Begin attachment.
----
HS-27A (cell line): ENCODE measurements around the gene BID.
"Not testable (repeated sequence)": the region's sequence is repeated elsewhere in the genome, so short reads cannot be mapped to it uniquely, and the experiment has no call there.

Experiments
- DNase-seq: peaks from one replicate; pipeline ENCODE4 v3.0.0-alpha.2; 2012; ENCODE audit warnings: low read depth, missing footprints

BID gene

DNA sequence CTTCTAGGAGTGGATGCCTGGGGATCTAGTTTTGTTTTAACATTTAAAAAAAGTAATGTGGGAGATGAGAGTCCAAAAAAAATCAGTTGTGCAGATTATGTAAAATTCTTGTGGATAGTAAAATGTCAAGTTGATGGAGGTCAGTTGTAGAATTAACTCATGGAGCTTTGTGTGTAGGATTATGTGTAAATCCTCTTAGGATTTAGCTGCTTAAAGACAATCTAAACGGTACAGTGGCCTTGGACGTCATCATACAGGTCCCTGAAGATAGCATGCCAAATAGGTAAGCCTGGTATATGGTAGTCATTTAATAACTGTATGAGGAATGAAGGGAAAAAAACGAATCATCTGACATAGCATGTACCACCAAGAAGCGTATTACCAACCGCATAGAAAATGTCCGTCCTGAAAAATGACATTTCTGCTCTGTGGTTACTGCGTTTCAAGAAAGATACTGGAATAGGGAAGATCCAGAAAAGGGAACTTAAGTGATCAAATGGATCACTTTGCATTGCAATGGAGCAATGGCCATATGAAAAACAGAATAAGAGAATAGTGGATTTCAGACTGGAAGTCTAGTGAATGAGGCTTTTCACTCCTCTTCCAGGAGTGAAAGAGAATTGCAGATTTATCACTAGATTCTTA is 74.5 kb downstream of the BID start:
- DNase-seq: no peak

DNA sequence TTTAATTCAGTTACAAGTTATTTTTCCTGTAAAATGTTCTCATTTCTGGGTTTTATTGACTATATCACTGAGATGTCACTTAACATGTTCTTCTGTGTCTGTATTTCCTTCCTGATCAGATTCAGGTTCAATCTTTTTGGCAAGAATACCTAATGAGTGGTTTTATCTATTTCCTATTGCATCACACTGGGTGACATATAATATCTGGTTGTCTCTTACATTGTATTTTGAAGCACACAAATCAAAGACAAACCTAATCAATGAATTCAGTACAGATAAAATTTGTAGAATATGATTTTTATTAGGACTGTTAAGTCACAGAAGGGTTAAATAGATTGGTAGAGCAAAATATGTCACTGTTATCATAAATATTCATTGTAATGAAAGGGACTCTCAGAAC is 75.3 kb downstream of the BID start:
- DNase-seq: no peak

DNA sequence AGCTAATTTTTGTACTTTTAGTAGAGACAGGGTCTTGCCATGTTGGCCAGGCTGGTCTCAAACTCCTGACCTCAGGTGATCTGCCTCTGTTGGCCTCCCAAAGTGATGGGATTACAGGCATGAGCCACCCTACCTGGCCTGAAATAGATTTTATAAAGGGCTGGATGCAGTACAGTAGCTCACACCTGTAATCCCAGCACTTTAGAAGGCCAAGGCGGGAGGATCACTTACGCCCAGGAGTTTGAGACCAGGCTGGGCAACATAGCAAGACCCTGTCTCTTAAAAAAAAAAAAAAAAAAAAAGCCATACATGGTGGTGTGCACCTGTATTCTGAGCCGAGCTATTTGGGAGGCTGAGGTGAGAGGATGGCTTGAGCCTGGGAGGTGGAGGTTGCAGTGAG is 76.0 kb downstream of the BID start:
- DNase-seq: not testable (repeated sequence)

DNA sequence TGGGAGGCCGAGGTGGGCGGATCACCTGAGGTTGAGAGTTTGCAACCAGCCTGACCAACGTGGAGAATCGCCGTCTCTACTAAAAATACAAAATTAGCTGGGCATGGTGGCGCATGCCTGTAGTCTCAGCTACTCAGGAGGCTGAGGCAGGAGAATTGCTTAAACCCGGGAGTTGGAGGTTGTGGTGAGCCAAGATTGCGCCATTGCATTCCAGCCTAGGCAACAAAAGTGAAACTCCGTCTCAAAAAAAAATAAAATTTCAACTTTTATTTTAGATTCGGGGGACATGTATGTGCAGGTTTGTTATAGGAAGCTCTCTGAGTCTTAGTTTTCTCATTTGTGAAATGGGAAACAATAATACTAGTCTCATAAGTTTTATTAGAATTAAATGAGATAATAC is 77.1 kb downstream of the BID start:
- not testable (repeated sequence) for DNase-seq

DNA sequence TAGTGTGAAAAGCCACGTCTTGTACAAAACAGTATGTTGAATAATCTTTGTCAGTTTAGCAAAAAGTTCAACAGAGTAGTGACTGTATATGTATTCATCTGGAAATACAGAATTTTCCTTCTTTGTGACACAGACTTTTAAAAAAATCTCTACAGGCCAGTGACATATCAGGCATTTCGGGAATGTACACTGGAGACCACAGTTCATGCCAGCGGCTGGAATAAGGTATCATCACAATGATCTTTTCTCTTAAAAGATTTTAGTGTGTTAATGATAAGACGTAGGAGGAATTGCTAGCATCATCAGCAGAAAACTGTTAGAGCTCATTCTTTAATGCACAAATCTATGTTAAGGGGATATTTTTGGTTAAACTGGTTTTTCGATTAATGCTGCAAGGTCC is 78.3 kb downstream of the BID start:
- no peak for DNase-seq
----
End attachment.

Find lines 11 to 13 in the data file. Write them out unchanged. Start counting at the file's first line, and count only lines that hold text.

- DNase-seq: not testable (repeated sequence)

DNA sequence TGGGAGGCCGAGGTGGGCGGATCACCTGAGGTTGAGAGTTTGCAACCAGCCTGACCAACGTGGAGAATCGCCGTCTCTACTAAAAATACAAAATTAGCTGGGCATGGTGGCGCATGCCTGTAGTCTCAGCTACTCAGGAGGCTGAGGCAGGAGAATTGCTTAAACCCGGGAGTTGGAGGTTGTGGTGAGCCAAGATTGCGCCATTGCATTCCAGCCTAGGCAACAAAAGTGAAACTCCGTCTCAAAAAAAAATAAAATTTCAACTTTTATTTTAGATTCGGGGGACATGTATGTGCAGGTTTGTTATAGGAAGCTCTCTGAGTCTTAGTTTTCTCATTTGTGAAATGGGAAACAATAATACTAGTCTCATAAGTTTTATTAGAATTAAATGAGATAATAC is 77.1 kb downstream of the BID start:
- not testable (repeated sequence) for DNase-seq